Fallow hears a rumor that Maria Ruskin was at the wheel of McCoy's car when it allegedly struck Lamb, but has fled the country. Trying to smoke out the truth, on the pretense of interviewing the rich and famous, Fallow meets with her husband, Arthur, at a pricey French restaurant. While recounting his life, Arthur has a fatal seizure, as disturbed patrons and an annoyed maître d'hôtel look on. Ruskin is forced to return to the United States for his funeral, where McCoy confronts her about being "the only witness". Fallow, spying on Maria, overhears that she, not McCoy, was driving.
Fallow's write-up of the association between Sherman McCoy and Maria Ruskin prompts Assistant D.A. Kramer to offer her a deal: corroborate the other witness and receive immunity, or be treated as an accomplice. Ruskin recounts this to McCoy while he is wearing a wire. When a private investigator employed by Killian discovers a recording of a conversation that contradicts Ruskin's statement to the grand jury, the judge assigned to the case declares her testimony "tainted" and dismisses the case.
In the epilogue, a fictional New York Times article informs us that Fallow has won the Pulitzer Prize and married the daughter of City Light owner Sir Gerald Steiner, while Ruskin has escaped prosecution and remarried. McCoy's first trial ends in a hung jury, split along racial lines. Kramer is removed from the prosecution after it is revealed he was involved with Shelly Thomas in a sexual tryst at the apartment formerly used by Ruskin and McCoy. It is additionally revealed that McCoy has lost a civil trial to the Lamb family and, pending appeal, has a $12 million liability, which has resulted in the freezing of his assets. The all-but-forgotten Henry Lamb succumbs to his injuries from the accident; McCoy, penniless and estranged from his wife and daughter, awaits trial for vehicular manslaughter. In the novel's closing, Tommy Killian holds forth:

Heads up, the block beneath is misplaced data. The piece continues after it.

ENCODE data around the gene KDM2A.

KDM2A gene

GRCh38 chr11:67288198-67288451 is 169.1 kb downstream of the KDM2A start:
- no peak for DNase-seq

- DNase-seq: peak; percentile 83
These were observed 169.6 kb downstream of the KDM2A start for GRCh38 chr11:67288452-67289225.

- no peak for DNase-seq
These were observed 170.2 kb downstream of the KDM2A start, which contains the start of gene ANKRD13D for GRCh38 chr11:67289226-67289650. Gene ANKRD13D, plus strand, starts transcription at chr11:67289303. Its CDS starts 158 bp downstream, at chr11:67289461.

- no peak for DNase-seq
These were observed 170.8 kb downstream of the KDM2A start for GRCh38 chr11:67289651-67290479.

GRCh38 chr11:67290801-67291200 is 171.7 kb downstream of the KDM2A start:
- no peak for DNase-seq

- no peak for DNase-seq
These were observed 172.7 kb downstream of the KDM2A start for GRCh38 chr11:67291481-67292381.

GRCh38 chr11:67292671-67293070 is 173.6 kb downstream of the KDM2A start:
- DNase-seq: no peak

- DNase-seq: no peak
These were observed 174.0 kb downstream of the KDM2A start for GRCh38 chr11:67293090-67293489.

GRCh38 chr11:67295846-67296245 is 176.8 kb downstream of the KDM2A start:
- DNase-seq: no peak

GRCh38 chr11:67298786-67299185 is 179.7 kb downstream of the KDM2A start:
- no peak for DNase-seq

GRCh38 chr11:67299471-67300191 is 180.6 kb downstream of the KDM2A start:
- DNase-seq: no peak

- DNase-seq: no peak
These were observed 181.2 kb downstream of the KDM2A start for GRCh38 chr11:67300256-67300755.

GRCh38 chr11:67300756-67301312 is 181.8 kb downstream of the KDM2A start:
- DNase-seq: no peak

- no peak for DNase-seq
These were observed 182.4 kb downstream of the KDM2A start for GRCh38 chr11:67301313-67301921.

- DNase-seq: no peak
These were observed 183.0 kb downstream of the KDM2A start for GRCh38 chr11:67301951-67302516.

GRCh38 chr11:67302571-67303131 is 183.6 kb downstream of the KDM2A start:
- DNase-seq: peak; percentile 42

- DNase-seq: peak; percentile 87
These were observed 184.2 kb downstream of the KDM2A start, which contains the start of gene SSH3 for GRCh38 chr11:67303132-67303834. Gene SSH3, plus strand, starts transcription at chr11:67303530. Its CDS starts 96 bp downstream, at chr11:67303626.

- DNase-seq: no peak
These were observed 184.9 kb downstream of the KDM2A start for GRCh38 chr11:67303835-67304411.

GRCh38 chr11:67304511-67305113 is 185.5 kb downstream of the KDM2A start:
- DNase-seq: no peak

If this case was being tried in foro conscientiae [in the court of the conscience], the defendants would be Abe Weiss, Reginald Bacon, and Peter Fallow of The City Light.
Bonfire was Wolfe's first novel. Wolfe's prior works were mostly non-fiction journalistic articles and books. His earlier short stories appeared in his collection Mauve Gloves & Madmen, Clutter & Vine .
According to Wolfe, the characters are composites of many individuals and cultural observations. However, some characters were based on real people. Wolfe has acknowledged the character of Tommy Killian is based on New York lawyer Edward Hayes, to whom the book is dedicated.The character of the Reverend Bacon is considered by many to be based on the Reverends Al Sharpton and/or Jesse Jackson, who have both campaigned under the banner of eliminating racism.